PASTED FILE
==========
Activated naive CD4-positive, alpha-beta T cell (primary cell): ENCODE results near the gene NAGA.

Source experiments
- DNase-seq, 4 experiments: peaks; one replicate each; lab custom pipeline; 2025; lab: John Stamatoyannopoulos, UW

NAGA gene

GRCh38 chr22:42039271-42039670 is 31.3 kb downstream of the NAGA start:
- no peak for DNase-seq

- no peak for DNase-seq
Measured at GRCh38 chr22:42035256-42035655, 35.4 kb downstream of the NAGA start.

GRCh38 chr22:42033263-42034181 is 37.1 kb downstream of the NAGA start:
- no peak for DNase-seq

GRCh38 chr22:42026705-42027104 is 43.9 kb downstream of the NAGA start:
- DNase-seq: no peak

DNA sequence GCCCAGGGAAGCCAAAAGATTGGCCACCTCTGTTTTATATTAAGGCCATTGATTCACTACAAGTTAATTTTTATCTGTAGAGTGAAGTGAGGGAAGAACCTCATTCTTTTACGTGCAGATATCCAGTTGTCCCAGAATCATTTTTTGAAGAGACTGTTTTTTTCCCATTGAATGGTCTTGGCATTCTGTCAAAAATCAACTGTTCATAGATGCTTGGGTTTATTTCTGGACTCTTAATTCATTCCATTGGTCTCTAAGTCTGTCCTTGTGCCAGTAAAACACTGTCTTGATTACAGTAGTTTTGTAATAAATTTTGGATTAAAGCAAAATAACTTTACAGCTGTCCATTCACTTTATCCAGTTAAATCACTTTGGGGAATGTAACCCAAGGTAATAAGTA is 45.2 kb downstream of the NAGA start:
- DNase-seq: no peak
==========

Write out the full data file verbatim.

Activated naive CD4-positive, alpha-beta T cell (primary cell): ENCODE results near the gene NAGA.

Source experiments
- DNase-seq, 4 experiments: peaks; one replicate each; lab custom pipeline; 2025; lab: John Stamatoyannopoulos, UW

NAGA gene

GRCh38 chr22:42039271-42039670 is 31.3 kb downstream of the NAGA start:
- no peak for DNase-seq

- no peak for DNase-seq
Measured at GRCh38 chr22:42035256-42035655, 35.4 kb downstream of the NAGA start.

GRCh38 chr22:42033263-42034181 is 37.1 kb downstream of the NAGA start:
- no peak for DNase-seq

GRCh38 chr22:42026705-42027104 is 43.9 kb downstream of the NAGA start:
- DNase-seq: no peak

DNA sequence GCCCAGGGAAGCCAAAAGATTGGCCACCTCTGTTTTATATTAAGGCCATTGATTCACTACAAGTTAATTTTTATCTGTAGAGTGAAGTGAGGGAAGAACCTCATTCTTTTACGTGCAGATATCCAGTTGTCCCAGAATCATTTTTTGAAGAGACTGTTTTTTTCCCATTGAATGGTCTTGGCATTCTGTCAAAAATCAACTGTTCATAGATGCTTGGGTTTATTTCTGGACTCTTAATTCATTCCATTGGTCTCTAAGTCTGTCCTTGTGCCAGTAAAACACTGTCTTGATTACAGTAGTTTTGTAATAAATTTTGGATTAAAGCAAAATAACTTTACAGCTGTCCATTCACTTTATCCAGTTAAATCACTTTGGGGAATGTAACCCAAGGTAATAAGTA is 45.2 kb downstream of the NAGA start:
- DNase-seq: no peak